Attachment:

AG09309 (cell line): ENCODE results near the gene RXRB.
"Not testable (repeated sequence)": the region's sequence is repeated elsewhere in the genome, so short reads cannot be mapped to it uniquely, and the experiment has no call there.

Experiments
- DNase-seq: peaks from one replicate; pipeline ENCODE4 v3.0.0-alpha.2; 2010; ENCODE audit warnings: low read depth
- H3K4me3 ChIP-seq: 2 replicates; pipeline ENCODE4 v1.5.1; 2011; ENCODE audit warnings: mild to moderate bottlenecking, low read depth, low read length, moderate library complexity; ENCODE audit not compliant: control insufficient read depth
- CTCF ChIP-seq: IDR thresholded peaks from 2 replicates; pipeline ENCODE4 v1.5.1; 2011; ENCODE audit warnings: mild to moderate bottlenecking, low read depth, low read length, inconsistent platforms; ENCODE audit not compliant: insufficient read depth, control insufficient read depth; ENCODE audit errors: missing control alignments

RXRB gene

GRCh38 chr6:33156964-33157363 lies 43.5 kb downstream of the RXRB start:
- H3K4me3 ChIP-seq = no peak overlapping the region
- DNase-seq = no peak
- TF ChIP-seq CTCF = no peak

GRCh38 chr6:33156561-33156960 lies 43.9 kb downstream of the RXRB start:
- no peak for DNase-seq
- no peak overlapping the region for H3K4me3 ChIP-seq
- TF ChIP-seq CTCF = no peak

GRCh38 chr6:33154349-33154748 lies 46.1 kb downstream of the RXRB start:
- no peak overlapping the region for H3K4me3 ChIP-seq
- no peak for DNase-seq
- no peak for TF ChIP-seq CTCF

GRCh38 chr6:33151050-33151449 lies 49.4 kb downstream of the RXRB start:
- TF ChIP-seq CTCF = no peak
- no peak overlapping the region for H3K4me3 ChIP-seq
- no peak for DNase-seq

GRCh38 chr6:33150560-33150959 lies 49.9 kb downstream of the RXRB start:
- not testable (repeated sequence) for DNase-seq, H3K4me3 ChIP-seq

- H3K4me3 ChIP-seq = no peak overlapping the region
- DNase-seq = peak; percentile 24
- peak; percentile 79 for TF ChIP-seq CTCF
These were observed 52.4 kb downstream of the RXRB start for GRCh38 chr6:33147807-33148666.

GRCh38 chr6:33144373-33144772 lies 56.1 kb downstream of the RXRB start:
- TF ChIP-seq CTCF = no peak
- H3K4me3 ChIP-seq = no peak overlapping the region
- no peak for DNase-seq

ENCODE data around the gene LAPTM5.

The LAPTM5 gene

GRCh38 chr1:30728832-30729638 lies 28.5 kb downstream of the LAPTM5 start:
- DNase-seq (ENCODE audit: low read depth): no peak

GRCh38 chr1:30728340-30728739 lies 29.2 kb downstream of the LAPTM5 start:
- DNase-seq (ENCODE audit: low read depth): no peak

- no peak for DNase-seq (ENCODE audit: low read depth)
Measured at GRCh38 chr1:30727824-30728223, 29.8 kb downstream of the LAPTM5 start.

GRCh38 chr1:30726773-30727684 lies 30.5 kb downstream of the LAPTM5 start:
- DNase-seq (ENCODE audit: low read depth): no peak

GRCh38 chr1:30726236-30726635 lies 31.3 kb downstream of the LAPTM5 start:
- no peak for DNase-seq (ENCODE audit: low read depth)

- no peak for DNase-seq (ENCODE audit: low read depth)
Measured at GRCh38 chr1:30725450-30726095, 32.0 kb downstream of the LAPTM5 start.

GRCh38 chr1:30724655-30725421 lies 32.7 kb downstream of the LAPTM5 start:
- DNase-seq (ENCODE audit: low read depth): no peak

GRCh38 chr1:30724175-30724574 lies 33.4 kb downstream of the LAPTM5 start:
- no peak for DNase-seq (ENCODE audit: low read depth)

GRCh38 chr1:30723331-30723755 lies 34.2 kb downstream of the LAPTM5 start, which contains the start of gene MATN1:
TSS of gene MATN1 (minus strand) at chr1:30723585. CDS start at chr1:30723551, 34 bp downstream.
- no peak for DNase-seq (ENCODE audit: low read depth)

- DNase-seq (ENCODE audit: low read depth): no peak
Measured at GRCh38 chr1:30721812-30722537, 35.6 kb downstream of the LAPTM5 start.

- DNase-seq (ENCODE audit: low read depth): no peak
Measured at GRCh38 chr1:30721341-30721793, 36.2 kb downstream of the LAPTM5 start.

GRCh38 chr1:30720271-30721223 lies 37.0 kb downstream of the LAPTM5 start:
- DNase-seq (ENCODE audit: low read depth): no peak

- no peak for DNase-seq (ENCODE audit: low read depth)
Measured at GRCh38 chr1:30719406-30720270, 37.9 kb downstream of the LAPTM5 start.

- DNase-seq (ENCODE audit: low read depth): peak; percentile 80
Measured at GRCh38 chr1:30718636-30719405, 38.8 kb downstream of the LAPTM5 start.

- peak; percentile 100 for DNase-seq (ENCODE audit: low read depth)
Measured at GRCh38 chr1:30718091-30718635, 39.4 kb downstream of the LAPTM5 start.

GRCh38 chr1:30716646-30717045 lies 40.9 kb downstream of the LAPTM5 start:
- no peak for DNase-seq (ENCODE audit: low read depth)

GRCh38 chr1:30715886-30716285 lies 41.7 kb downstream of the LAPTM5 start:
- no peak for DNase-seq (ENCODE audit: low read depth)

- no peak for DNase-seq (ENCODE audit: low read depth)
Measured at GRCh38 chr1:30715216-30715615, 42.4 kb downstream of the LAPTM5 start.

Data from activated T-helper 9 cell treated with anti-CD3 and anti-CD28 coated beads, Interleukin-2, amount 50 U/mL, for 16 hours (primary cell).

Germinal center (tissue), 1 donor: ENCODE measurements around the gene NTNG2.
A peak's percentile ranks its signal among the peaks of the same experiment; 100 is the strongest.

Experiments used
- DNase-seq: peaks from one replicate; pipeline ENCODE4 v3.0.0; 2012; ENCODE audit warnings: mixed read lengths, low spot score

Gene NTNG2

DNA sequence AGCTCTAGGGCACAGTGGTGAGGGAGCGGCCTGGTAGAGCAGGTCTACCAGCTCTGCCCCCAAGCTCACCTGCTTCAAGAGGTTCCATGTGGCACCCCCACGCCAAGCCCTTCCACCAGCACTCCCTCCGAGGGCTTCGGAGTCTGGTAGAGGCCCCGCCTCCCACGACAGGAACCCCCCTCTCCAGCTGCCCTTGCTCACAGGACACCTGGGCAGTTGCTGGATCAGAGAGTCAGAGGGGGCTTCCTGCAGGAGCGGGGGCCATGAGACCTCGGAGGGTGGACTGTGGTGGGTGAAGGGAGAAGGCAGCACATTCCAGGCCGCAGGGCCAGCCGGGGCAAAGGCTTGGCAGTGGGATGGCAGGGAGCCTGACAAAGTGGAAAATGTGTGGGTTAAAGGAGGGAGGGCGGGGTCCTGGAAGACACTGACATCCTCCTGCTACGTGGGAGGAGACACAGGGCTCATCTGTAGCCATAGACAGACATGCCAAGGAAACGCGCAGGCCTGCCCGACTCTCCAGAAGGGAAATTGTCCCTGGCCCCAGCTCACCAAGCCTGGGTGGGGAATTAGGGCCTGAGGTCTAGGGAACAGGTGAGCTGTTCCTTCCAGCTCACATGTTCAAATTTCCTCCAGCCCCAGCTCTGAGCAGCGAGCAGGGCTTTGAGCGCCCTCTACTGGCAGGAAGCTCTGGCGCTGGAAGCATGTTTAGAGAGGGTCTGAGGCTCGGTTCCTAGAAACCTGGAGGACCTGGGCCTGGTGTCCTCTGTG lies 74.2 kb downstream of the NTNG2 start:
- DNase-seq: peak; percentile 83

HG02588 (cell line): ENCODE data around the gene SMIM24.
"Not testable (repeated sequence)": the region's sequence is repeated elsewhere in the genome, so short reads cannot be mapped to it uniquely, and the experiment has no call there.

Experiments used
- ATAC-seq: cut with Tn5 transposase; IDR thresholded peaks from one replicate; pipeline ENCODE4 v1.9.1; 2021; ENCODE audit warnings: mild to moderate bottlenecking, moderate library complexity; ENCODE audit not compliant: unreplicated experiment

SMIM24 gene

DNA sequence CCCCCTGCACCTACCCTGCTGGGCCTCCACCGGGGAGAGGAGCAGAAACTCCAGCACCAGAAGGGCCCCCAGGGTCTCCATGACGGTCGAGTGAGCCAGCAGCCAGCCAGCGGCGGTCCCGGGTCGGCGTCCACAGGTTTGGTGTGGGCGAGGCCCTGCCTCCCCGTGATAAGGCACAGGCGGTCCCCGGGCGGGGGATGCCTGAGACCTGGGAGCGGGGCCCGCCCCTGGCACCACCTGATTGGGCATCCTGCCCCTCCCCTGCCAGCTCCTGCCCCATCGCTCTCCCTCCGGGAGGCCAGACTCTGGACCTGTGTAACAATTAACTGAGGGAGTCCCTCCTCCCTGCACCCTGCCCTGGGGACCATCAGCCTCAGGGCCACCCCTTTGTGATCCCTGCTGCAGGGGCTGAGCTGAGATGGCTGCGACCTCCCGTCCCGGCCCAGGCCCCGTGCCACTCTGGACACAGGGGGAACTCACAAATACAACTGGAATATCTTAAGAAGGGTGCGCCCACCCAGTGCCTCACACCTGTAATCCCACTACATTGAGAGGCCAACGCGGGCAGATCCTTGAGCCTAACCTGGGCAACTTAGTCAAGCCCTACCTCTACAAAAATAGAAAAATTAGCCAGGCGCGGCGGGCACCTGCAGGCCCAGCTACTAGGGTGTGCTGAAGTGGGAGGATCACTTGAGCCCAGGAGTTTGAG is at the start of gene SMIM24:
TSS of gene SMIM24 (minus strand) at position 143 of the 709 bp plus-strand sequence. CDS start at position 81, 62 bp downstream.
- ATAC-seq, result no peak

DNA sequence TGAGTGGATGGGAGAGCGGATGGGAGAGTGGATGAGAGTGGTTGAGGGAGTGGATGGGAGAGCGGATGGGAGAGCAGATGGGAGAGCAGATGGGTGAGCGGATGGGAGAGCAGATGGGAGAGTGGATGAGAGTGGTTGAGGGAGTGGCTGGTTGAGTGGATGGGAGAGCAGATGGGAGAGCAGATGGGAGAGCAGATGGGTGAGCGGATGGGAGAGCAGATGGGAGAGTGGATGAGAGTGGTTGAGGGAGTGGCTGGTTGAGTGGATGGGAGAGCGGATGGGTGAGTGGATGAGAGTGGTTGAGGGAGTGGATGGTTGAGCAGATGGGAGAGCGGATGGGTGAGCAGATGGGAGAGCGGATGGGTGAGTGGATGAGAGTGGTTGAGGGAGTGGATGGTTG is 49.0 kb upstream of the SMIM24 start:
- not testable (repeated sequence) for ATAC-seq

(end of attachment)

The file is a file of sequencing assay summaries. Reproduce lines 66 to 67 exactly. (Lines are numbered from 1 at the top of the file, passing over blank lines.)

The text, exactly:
Measured at GRCh38 chr1:30718091-30718635, 39.4 kb downstream of the LAPTM5 start.

GRCh38 chr1:30716646-30717045 lies 40.9 kb downstream of the LAPTM5 start: